Soon after 8am, as voting in Iran’s presidential election got under way, the country’s 78-year-old supreme leader emerged from behind a set of curtains in his heavily-guarded compound in central Tehran to cast his vote.
As he took the ballot paper, many watching the Ayatollah Ali Khamenei’s
moves on television looked straight to the colour of his gemstone ring for clues as to his vote.
Officials were quickly forced to deny that the blueish stone he wore was a coded sign of his support for the reformist-backed incumbent, Hassan Rouhani, whose official campaign colour is violet.
Amid the frenzy of speculation, where Khamenei truly stands in this political battle – not just for the presidency, but ultimately the future of Iran in the event of his own death – remains somewhat unclear.
Rouhani’s supporters fear Khamenei’s heart lies with the moderate cleric’s challenger, Ebrahim Raisi, a hardliner allegedly being groomed by the Revolutionary Guards to one day assume the supreme leadership. A presidential win would significantly pave the way for that.
Though Khamenei has not publicly spoken out in favour of Raisi, he has attacked Rouhani’s camp many times in the past two weeks, most notably last week when he criticised Rouhani’s government for promoting a “western-influenced” UN-backed education plan, which he said Iran should not surrender to.
The supreme leader’s criticisms have, among the Iranian public, bolstered claims spread by Raisi’s camp that the current government under Rouhani promotes homosexuality and masturbation.
Suzanne Maloney, of the Washington research group the Brookings Institute, said the vote was the most important election Iran had faced in many years. “If we see a Raisi victory it augurs very seriously for his eventual elevation as Iran’s supreme leader, a position which he could hold for decades,” she said.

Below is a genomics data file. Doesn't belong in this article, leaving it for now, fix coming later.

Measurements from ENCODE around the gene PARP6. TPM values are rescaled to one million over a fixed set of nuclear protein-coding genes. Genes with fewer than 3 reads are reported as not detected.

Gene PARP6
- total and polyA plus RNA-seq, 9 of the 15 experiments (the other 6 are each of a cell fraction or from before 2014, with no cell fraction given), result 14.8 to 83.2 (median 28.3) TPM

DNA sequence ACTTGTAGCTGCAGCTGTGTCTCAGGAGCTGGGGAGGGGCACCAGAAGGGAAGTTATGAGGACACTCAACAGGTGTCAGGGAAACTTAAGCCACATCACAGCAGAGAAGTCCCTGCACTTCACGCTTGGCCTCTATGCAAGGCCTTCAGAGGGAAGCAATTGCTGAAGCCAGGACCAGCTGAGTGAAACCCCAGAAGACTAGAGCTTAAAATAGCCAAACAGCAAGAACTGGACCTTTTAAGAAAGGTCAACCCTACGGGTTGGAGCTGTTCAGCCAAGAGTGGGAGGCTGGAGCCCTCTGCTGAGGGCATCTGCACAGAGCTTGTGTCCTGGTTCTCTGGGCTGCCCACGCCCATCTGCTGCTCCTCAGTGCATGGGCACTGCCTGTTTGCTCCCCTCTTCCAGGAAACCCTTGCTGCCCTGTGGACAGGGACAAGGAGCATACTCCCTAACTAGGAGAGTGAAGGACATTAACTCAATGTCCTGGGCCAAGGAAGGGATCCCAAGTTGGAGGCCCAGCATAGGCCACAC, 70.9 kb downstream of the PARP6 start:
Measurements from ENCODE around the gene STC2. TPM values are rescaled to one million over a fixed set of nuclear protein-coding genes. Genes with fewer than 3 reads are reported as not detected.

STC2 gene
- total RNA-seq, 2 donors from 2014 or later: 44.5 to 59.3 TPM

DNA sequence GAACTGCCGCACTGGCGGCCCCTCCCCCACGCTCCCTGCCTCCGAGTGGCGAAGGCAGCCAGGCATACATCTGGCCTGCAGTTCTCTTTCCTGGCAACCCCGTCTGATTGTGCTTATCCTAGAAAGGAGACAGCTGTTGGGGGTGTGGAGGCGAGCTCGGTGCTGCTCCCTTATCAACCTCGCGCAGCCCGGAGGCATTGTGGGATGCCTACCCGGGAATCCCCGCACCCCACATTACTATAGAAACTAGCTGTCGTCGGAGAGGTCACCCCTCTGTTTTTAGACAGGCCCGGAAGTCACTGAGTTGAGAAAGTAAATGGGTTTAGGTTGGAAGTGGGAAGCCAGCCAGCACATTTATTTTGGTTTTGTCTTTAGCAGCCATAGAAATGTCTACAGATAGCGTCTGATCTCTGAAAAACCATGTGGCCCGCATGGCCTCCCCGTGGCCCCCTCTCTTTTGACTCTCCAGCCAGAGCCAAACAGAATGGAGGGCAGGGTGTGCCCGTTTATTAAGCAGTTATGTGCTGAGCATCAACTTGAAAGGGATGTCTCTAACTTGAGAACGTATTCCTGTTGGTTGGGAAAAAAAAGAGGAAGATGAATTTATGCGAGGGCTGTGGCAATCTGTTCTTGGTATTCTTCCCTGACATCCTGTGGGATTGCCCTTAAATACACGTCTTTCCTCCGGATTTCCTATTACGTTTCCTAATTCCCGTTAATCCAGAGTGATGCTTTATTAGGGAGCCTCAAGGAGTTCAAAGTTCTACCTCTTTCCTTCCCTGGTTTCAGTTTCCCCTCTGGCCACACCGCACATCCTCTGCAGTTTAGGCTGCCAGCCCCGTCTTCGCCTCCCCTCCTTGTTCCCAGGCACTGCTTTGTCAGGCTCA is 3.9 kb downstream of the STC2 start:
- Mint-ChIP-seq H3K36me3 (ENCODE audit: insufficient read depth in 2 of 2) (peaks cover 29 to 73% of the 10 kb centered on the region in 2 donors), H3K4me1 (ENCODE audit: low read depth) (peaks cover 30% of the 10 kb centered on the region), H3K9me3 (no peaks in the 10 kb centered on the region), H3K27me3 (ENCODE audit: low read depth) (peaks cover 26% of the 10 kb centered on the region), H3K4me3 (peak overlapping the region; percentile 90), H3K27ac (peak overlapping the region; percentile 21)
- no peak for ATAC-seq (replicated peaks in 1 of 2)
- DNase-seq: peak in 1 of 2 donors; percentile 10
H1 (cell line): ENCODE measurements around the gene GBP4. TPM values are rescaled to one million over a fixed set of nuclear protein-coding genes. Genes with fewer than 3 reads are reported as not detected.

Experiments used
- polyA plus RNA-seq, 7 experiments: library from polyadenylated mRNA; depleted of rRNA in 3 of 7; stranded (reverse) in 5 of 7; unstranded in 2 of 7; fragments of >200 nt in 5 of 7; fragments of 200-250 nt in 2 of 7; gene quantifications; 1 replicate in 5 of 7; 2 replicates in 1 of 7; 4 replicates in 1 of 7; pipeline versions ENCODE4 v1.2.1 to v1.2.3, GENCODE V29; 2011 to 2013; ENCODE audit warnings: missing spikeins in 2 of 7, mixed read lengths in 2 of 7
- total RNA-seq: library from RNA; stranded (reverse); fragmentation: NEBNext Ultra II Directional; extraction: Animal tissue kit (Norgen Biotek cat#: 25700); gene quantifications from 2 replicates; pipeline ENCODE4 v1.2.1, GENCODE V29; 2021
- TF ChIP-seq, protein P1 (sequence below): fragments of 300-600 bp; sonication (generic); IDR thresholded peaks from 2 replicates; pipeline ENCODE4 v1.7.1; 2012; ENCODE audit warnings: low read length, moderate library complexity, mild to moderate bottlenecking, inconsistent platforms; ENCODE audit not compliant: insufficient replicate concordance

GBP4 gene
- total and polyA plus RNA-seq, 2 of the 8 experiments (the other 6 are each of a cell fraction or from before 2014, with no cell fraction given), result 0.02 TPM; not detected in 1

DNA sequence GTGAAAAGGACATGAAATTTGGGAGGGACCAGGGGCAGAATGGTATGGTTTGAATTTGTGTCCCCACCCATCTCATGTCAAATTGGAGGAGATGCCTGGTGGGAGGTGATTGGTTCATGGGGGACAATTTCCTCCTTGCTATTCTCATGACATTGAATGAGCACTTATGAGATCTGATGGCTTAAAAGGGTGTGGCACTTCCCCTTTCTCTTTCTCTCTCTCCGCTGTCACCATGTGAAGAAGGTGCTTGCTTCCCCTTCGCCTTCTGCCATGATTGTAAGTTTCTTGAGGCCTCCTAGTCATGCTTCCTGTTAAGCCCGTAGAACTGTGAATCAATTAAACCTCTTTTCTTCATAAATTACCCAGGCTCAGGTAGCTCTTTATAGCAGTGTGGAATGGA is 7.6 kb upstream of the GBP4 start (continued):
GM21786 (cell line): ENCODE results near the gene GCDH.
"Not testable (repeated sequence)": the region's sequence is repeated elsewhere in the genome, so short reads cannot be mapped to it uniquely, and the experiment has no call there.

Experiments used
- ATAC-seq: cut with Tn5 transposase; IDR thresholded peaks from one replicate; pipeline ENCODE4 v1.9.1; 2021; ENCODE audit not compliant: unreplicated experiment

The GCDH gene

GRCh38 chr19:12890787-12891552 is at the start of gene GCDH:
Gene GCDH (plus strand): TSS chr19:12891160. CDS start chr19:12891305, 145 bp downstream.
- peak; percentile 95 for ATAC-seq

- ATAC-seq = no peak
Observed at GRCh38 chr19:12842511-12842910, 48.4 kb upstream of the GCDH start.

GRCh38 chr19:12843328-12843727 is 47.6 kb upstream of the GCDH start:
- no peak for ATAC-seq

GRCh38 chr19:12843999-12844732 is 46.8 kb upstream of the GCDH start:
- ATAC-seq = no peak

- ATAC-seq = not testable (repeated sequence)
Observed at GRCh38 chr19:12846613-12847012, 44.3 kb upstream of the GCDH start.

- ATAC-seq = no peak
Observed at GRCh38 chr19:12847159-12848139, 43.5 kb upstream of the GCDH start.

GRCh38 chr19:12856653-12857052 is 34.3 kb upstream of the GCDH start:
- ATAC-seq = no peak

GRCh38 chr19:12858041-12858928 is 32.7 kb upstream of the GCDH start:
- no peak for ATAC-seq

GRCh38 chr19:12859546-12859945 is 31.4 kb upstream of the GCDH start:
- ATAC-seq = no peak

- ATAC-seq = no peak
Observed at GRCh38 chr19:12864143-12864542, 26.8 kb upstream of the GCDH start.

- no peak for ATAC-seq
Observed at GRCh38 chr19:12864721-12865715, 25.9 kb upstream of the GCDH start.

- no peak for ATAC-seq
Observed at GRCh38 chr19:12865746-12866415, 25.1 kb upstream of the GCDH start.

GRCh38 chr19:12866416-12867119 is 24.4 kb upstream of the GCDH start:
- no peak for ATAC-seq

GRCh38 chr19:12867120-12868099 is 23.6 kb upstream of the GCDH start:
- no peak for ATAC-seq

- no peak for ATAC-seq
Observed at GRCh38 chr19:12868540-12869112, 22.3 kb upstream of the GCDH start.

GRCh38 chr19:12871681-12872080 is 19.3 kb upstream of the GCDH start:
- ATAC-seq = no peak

She added that a Raisi presidency would further complicate Iran’s already strained relations with Washington under Donald Trump, and could jeopardise the nuclear deal secured under Barack Obama.
For Rouhani, the vote is a fight for his political future and Iran’s political trajectory, Maloney said, and could account for his surprisingly sharp rhetoric during the campaign, such as direct attacks on the Revolutionary Guards, the regime’s elite protection force, and the judicial credentials of Raisi.
“I think he seems to be prepared to leave no stone unturned in terms of warning of the possible consequences of an election that is engineered against him, but also trying to rally those who might be sceptical about the utility of their vote to come out and cast a ballot,” she said.
If Rouhani loses, there are fears of a repeat of 2009, when a disputed election led to months of unrest and bloodshed. During those elections, Khamenei broke with tradition by explicitly supporting the hardliner Mahmoud Ahmadinejad. Iranians, Maloney said, had “seen this movie before”.
Given prediction of a high turnout, and the fact that four of Rouhani’s predecessors all served two consecutive terms in office, one would think Rouhani could be fairly confident about the election’s outcome.
But with such high stakes this round, particularly as the question of the supreme leader’s succession gets serious, Iran’s political future looks uncertain.
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